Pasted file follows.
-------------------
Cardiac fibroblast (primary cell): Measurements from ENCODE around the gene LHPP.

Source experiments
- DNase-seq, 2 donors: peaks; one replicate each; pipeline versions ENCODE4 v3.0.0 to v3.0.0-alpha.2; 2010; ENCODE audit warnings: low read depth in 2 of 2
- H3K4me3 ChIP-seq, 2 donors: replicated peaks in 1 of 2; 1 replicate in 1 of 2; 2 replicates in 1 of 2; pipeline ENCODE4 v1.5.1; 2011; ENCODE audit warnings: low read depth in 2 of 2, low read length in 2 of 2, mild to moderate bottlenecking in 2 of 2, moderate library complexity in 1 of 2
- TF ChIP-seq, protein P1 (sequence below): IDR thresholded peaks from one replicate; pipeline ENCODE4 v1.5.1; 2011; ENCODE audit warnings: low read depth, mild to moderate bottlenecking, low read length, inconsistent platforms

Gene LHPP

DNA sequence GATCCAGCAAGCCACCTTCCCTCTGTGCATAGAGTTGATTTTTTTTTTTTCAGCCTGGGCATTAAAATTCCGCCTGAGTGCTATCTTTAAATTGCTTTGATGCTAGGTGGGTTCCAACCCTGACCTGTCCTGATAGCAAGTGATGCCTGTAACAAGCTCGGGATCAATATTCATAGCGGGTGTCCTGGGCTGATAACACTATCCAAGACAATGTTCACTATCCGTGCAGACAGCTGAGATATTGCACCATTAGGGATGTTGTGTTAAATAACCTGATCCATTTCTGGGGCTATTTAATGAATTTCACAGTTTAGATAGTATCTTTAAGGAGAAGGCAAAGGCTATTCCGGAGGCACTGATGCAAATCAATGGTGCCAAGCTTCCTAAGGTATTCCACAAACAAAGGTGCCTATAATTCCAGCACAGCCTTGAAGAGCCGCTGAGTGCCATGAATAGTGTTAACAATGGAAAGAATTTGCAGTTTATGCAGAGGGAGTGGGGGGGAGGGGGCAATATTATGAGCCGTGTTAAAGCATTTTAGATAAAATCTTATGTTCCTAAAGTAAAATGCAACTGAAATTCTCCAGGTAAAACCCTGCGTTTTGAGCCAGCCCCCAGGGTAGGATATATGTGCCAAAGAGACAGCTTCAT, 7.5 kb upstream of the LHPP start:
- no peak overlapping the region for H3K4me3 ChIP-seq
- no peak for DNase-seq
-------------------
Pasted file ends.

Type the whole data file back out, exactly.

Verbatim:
Cardiac fibroblast (primary cell): Measurements from ENCODE around the gene LHPP.

Source experiments
- DNase-seq, 2 donors: peaks; one replicate each; pipeline versions ENCODE4 v3.0.0 to v3.0.0-alpha.2; 2010; ENCODE audit warnings: low read depth in 2 of 2
- H3K4me3 ChIP-seq, 2 donors: replicated peaks in 1 of 2; 1 replicate in 1 of 2; 2 replicates in 1 of 2; pipeline ENCODE4 v1.5.1; 2011; ENCODE audit warnings: low read depth in 2 of 2, low read length in 2 of 2, mild to moderate bottlenecking in 2 of 2, moderate library complexity in 1 of 2
- TF ChIP-seq, protein P1 (sequence below): IDR thresholded peaks from one replicate; pipeline ENCODE4 v1.5.1; 2011; ENCODE audit warnings: low read depth, mild to moderate bottlenecking, low read length, inconsistent platforms

Gene LHPP

DNA sequence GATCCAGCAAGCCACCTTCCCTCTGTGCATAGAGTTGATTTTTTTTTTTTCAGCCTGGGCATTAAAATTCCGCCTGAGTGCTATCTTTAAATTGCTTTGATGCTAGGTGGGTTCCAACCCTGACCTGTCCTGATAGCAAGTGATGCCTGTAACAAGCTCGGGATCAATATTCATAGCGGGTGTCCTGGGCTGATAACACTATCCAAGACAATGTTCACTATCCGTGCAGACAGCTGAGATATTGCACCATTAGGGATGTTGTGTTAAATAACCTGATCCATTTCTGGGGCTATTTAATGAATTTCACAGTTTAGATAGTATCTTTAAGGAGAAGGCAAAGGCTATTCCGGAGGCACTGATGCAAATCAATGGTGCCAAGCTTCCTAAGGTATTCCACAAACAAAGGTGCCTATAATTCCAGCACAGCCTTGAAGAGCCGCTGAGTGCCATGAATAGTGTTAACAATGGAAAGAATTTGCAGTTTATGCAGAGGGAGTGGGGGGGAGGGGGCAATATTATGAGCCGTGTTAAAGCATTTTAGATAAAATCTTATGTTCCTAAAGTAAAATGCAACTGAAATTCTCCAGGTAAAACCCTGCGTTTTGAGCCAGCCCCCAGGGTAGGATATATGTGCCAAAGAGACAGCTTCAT, 7.5 kb upstream of the LHPP start:
- no peak overlapping the region for H3K4me3 ChIP-seq
- no peak for DNase-seq